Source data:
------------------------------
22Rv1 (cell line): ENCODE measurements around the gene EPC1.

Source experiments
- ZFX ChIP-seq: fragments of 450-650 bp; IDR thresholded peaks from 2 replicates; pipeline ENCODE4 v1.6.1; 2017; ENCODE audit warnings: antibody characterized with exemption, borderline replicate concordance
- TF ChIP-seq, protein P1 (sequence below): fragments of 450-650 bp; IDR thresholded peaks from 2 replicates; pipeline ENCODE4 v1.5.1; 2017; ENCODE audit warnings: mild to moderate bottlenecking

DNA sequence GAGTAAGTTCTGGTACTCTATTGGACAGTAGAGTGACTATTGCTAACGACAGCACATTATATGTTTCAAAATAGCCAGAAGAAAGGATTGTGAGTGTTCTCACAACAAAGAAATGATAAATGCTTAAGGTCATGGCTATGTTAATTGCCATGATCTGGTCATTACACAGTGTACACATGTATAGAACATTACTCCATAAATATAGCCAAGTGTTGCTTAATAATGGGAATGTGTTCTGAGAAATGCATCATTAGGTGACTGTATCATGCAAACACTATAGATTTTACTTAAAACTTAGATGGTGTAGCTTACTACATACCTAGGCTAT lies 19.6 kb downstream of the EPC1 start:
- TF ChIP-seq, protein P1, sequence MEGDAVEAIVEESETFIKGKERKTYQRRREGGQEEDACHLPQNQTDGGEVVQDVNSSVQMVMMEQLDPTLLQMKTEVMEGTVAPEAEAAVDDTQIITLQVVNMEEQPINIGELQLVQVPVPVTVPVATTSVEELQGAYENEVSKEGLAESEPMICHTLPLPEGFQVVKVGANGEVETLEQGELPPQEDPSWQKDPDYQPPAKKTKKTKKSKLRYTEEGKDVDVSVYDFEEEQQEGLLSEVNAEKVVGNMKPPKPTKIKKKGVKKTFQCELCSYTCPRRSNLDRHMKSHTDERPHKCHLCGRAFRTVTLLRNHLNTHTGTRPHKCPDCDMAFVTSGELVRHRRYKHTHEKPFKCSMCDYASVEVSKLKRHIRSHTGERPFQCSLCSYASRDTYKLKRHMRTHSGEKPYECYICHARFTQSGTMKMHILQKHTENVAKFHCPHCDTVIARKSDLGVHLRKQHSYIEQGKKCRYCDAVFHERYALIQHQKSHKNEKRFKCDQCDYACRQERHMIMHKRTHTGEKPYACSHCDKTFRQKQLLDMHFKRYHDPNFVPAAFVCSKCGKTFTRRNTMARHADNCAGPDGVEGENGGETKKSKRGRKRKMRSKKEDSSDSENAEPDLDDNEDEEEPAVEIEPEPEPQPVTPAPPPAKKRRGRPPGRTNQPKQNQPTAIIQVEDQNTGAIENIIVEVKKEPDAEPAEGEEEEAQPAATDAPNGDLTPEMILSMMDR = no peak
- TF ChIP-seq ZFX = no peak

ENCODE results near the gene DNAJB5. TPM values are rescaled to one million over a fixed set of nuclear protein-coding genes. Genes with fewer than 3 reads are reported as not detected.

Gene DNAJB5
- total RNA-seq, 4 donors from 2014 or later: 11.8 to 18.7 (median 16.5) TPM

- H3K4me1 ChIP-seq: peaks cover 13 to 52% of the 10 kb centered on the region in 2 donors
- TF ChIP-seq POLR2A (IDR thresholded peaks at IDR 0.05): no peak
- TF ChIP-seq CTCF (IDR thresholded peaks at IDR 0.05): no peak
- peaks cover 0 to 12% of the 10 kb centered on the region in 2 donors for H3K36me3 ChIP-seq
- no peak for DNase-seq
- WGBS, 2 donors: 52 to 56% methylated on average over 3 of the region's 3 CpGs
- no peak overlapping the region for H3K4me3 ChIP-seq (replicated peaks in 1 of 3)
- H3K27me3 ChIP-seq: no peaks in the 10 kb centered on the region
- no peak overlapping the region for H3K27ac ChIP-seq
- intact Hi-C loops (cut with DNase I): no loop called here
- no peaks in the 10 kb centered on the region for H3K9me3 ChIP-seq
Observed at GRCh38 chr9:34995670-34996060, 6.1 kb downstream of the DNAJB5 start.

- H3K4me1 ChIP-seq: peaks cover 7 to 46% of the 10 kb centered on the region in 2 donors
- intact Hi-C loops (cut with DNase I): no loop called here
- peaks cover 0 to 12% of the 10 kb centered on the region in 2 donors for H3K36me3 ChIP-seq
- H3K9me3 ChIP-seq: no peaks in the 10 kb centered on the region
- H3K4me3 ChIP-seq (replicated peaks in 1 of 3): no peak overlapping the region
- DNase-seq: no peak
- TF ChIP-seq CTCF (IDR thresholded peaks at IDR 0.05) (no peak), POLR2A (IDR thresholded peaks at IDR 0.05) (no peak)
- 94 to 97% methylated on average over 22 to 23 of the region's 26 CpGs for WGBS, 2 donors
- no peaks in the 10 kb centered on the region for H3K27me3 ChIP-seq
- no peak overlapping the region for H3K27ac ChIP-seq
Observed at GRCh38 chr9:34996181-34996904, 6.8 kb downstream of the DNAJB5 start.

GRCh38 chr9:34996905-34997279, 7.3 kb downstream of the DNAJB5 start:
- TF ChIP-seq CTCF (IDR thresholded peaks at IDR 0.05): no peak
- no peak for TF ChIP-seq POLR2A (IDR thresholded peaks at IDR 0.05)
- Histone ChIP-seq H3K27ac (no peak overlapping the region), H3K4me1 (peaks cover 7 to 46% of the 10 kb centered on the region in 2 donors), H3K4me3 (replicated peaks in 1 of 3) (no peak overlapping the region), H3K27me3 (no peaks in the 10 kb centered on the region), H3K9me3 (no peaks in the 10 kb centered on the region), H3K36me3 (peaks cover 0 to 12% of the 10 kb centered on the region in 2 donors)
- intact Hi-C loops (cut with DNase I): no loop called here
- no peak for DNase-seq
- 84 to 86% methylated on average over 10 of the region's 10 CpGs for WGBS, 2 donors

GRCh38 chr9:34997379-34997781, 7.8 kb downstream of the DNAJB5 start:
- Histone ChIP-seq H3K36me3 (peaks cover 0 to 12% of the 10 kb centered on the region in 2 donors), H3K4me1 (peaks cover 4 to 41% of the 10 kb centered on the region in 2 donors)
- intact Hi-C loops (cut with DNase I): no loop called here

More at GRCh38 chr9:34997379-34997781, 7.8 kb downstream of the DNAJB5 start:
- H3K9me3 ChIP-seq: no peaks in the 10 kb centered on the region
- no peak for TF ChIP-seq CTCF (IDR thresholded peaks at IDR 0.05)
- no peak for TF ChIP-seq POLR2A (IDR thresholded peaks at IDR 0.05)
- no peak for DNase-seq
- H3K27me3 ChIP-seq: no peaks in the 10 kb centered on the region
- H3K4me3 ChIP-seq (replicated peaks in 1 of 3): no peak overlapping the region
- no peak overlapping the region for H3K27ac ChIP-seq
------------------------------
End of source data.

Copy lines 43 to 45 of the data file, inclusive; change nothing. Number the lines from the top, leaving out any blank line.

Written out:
- intact Hi-C loops (cut with DNase I): no loop called here

More at GRCh38 chr9:34997379-34997781, 7.8 kb downstream of the DNAJB5 start:
- H3K9me3 ChIP-seq: no peaks in the 10 kb centered on the region